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Watch the A Dorian Mode online guitar lesson by Brad Carlton from Guitar Lab: Dorian Dominance

This lesson will take what you've learned in the previous lesson, the traditional seven scale forms, and turn them into three note per string scale forms. The same system of labeling will be applied and if you've learned the traditional forms, you will have no trouble turning them into three note per string forms. These layouts are one of the most commonly used in modern guitar playing as they are especially useful for triplet scale patterns. Notice how you will be moving in a diagonal line from left to right as you play each scale form.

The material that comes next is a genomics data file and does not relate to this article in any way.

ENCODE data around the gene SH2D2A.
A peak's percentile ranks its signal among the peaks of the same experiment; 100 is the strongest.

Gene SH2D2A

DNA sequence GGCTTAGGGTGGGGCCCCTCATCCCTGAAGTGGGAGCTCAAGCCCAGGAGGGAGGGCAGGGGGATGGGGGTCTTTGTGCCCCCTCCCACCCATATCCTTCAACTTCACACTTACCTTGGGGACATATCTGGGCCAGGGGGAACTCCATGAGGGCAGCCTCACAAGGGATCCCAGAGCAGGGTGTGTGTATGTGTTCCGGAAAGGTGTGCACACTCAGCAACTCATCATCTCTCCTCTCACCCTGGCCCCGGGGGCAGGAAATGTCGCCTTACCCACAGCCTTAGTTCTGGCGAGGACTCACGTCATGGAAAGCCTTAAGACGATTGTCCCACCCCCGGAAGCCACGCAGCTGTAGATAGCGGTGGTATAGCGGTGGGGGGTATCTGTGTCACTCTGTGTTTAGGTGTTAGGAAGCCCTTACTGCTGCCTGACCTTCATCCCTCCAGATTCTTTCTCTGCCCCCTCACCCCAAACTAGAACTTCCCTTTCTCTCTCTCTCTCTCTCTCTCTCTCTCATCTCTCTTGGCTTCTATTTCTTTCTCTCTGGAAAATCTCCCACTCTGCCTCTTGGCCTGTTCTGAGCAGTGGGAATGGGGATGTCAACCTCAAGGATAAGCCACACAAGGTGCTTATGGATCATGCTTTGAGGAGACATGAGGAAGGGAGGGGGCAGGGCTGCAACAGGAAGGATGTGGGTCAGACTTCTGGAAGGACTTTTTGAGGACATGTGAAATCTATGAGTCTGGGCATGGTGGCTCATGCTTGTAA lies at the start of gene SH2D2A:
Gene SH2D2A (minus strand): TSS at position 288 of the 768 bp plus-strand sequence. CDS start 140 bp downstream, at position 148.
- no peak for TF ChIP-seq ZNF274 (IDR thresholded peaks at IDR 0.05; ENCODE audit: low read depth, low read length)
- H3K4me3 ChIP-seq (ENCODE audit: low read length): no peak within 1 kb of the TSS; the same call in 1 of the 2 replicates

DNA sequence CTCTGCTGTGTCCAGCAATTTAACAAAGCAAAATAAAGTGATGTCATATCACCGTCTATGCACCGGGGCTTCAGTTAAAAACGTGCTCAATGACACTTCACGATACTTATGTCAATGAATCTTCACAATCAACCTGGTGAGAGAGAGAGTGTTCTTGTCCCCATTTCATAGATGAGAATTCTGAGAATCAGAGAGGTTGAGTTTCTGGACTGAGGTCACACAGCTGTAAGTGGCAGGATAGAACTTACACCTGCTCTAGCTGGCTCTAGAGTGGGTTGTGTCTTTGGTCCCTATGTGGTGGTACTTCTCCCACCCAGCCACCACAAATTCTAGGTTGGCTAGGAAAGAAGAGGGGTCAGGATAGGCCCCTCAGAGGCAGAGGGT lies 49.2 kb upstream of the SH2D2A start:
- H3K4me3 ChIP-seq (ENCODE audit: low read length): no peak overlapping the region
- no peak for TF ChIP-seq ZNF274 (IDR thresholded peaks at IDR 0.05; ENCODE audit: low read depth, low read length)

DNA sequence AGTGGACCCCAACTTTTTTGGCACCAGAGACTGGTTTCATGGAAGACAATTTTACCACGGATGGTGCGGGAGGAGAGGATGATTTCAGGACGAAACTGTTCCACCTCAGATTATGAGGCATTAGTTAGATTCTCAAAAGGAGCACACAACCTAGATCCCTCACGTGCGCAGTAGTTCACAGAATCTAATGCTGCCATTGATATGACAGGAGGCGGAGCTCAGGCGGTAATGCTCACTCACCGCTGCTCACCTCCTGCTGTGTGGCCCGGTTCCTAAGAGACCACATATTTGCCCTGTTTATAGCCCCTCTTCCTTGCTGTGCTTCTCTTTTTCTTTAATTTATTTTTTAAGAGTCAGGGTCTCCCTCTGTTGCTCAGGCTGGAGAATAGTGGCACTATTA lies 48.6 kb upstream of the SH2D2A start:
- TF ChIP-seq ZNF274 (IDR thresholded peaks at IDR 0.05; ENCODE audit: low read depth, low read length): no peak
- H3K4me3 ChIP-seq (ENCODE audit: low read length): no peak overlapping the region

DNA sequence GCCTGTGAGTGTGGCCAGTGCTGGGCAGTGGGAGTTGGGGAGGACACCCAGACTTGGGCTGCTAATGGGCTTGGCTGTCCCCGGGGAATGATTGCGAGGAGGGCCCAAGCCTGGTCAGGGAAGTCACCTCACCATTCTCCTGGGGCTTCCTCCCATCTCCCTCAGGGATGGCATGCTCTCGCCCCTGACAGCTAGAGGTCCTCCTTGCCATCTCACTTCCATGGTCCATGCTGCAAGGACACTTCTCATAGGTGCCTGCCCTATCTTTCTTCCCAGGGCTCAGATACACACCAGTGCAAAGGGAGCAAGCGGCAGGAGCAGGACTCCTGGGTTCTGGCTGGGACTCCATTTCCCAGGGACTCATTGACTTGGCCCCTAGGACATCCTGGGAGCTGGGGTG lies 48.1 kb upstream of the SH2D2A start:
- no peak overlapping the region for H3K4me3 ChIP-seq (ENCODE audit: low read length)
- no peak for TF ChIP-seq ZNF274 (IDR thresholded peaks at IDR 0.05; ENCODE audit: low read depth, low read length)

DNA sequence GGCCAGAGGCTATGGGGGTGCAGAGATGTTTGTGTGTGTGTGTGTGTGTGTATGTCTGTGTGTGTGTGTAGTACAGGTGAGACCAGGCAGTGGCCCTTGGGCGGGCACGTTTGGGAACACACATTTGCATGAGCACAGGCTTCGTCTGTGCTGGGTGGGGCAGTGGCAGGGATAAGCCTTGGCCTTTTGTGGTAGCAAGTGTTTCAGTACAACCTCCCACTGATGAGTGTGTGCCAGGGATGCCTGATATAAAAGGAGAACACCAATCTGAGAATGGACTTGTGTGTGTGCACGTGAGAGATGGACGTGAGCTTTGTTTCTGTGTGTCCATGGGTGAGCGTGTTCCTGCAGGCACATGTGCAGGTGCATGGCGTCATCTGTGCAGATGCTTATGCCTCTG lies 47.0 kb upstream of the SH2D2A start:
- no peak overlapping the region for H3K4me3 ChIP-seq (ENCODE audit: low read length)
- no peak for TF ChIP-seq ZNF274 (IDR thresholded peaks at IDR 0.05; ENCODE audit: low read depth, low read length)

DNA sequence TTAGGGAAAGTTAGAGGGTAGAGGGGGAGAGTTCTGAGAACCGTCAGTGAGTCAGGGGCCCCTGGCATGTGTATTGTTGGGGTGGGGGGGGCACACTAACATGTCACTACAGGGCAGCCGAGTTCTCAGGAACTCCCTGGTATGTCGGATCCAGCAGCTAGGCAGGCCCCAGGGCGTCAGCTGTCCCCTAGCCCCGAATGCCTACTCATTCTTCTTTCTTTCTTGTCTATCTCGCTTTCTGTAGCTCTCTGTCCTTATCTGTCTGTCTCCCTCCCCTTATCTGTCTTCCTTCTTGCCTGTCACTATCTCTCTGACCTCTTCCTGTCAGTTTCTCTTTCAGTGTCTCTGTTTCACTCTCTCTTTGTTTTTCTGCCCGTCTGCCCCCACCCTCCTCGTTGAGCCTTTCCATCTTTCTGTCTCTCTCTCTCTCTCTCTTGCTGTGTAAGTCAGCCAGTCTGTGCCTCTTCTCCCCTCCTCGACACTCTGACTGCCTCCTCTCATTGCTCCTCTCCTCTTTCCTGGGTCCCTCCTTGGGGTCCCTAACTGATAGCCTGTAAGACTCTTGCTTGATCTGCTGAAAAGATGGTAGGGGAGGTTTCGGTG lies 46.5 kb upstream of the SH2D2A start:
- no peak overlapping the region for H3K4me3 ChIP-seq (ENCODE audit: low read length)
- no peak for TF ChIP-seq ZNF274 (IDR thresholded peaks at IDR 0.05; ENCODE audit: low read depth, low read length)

As you study the A Dorian mode, you will notice patterns emerging with regard to adjacent notes in the scale. Be sure to memorize the intervallic pattern of this scale. All you need to remember is that the half steps occur between the 2 and b3 and also between the 6 and b7. All the other scale degrees are a whole step apart. This means that if you're viewing groups of three adjacent scale tones, they will fall into the following patterns: whole step half step (1 2 b3 and 5 6 b7), half step whole step (2 b3 4 and 6 b7 1), and whole step whole step (b3 4 5, 4 5 6, b7 1 2).